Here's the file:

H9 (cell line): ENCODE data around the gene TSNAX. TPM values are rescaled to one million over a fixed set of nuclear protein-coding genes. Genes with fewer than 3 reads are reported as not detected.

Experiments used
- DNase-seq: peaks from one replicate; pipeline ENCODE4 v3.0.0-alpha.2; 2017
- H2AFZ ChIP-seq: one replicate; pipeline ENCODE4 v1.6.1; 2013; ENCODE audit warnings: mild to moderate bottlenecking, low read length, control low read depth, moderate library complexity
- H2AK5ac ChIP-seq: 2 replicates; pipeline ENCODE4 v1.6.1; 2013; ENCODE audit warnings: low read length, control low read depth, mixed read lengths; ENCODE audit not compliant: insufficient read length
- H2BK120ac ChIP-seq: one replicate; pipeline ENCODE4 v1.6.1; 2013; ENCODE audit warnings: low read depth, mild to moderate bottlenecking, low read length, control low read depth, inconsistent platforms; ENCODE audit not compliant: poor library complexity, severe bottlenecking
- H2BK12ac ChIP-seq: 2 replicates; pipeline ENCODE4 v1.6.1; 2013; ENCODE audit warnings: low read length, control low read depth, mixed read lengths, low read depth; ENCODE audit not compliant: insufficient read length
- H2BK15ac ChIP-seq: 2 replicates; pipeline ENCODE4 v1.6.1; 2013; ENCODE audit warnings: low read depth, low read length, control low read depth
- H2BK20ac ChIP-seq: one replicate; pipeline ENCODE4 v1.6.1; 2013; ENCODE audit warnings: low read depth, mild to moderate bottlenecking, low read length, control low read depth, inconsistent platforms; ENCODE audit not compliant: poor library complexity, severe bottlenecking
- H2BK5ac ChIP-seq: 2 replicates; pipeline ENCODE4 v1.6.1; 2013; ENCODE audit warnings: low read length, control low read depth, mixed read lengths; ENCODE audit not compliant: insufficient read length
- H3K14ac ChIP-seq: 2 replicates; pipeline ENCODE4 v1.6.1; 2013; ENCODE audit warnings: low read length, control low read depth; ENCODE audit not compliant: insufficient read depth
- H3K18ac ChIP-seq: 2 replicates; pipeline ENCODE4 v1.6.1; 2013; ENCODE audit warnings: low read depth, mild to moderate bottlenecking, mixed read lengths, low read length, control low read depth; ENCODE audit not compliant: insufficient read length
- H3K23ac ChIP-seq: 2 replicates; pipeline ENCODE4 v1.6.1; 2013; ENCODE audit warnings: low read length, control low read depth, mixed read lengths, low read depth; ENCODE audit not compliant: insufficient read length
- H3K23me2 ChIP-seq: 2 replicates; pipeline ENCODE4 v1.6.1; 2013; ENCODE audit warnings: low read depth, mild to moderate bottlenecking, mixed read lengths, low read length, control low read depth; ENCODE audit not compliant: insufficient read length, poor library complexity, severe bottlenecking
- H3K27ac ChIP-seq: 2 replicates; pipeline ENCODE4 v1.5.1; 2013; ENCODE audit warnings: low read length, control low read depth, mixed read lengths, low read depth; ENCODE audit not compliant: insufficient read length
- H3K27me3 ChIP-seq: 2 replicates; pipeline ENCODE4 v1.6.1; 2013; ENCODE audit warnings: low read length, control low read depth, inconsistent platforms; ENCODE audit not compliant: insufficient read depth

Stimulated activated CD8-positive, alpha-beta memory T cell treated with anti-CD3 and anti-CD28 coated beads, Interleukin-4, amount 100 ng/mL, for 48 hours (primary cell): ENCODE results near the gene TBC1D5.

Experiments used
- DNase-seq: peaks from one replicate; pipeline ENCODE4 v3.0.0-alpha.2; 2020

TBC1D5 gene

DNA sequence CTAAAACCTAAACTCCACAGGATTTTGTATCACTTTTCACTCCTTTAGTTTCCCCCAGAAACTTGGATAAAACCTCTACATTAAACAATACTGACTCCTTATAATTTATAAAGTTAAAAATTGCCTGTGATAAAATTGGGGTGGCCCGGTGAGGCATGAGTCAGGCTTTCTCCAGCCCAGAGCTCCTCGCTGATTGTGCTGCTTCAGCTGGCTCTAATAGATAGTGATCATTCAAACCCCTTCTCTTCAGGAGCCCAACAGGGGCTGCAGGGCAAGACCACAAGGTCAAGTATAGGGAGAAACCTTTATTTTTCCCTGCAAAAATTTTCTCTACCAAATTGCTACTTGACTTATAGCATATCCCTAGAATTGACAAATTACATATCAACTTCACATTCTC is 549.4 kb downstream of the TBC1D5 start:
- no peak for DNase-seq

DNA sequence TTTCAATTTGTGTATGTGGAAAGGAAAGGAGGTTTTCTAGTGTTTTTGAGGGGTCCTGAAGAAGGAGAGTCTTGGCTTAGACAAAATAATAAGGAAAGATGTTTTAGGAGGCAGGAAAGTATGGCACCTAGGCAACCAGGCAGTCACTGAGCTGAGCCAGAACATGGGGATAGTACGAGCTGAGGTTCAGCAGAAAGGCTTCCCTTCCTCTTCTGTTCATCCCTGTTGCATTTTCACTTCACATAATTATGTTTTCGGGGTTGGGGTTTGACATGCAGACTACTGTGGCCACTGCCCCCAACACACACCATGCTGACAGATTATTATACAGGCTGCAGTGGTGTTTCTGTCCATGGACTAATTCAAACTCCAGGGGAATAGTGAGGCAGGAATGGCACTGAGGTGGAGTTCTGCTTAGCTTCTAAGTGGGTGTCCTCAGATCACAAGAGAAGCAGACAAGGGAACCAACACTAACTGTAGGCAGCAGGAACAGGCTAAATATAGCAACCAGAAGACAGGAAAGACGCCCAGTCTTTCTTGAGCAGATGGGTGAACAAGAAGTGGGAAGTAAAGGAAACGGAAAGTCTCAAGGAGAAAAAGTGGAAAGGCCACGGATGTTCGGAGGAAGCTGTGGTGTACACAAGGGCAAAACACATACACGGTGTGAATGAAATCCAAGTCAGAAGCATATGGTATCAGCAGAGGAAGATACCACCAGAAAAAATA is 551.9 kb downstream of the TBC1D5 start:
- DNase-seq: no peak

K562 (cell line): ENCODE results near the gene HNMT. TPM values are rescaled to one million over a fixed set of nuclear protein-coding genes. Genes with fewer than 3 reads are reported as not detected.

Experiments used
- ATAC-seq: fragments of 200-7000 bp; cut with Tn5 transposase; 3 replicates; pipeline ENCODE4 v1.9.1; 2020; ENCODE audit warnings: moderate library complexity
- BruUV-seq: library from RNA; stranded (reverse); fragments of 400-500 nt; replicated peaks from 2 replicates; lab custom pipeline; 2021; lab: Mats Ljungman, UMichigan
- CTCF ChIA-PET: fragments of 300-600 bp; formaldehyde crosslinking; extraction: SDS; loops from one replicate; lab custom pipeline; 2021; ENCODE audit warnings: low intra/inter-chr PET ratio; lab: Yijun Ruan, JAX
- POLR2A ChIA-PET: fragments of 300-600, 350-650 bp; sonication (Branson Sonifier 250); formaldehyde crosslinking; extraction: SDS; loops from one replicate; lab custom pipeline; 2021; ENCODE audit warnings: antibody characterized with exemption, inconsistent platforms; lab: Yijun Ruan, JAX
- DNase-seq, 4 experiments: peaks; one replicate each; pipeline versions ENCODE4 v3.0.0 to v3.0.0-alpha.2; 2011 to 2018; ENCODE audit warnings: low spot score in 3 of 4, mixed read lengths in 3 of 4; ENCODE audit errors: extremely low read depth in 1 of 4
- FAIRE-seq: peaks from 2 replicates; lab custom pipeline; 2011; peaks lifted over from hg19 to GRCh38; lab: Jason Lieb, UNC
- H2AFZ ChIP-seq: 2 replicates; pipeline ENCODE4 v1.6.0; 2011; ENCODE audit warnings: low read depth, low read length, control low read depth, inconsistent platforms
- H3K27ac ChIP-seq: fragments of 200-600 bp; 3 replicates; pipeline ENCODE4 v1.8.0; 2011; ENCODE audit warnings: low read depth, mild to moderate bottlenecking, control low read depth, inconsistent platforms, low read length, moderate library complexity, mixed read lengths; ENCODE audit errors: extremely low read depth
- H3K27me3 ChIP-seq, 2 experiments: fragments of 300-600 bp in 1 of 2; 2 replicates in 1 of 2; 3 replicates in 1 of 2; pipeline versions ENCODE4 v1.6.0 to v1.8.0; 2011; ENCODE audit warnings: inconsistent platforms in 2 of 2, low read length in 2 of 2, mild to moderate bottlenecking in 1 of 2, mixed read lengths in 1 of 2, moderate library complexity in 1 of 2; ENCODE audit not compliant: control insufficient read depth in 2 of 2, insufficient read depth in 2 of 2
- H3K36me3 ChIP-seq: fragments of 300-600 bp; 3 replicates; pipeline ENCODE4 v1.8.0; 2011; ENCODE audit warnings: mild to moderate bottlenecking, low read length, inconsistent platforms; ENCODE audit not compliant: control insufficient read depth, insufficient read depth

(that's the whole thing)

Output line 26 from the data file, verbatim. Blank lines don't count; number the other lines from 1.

Experiments used